Clyde takes a step forward and Luke takes one back, because even if he’s taller than Clyde now there’s something scary about this, something uncontrollable.
“Just tell me why, Luke, ok?” Clyde’s voice is uneven and his eyes are dark, darker than usual. He sounds less angry now, more like something inside him is breaking. “Because, why would you even-”
“I didn’t,” Luke tries again, but Clyde’s clearly had enough because he steps closer again and Luke is just waiting to get punched or shaken or something but Clyde pushes him against his wardrobe – which wobbles alarmingly – and then kisses him, fierce and hot and sudden. Their teeth clash, and Clyde’s hands are too tight on his shoulders and it’s entirely possible his wardrobe is going to collapse at any moment and Luke doesn’t care. He slides his hands down Clyde’s back, fisting his hands in his t-shirt and dragging him closer.
“I can’t,” Clyde mumbles between kisses, breathless, “Luke, you can’t just...”
“Shut up,” Luke hisses back, tightening his arms around him in case Clyde decides to try and put distance between them, because that isn’t ok, that won’t ever be ok, smearing kisses together, mouths wet and lips sore and Luke wishes they’d sorted this out months ago but then he wouldn’t ever have left and it’s probably for the best that he actually did.
They part simultaneously, foreheads tipping together, laughing wildly.
“Oh my God,” Clyde breathes, “oh my God, Luke.” He’s probably stretched Luke’s shirt all out of shape, given how tight his fingers are twisted in the fabric, but it doesn’t matter. “Why would you even want this?”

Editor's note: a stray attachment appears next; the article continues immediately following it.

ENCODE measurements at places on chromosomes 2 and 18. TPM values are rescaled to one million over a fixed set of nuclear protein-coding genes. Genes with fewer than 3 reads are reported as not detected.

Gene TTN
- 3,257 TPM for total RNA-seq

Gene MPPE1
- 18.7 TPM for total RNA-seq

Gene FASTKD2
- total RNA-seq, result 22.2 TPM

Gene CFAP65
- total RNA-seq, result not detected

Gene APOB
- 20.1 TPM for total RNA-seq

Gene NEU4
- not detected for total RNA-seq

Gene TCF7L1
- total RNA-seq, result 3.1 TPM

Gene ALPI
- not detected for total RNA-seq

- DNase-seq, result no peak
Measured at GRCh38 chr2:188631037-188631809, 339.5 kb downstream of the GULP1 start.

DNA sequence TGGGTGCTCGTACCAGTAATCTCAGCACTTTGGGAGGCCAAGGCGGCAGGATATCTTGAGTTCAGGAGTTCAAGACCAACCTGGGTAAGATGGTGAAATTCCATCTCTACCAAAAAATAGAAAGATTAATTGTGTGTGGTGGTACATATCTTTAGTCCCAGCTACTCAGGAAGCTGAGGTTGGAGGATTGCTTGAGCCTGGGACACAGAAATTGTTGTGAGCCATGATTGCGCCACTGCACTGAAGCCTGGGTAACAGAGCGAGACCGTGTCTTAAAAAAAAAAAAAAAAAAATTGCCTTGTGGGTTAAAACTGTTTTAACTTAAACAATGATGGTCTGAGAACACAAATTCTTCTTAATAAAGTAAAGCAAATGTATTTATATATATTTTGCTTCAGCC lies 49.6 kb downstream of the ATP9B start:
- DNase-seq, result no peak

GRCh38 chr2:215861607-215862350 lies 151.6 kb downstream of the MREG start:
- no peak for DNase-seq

Luke kisses him again, quick and hard. “Because it’s always been you, Clyde. Because there’s a chance that it won’t ever not be you, ok?”
Clyde pulls back just a little, and Luke can see all the places in his eyes where he’s entirely overwhelmed. Then he blinks and smirks and says: “well, of course. Why wouldn’t it be?”
Luke isn’t fooled for a second, but that’s ok too. He glances sideways and while K-9 is doing a good job of pretending to be inert and switched-off, he’s not particularly convincing.
“He’s watching us,” he warns softly, but he’s smiling. Clyde leans in and kisses the curved corner of his mouth.
“Let him,” he says, “it’ll give him something to do other than uncomfortably flirt with Mr Smith next time he calls home.”
Now that’s a horrific thought and Luke is about to try and discuss it in further detail when Clyde starts pulling him forwards, all but dragging Luke over to his single bed that possibly can’t even fit two people in it.
“Come on,” he says, “we’ve probably got about twenty minutes until Rani freaks out and comes to find us.”
“Wow,” Luke replies, aiming for sarcastic, “this is really romantic.”
Clyde just laughs and pulls him down.
They have a group project for their next piece of philosophy work, and one of the girls Luke is working with comes back to his room to figure out what they should do for their presentation.
Sophie also ends up looking at the photos on Luke’s corkboard while he’s turning on his laptop.
“Who’s this?” she asks, tapping the photo Kaitlin picked out, the two of them laughing on a warm afternoon.
Luke feels that happy little twist in his stomach that he gets whenever he thinks about it, but he keeps himself outwardly calm as he says: “oh, that’s Clyde. He’s my boyfriend.”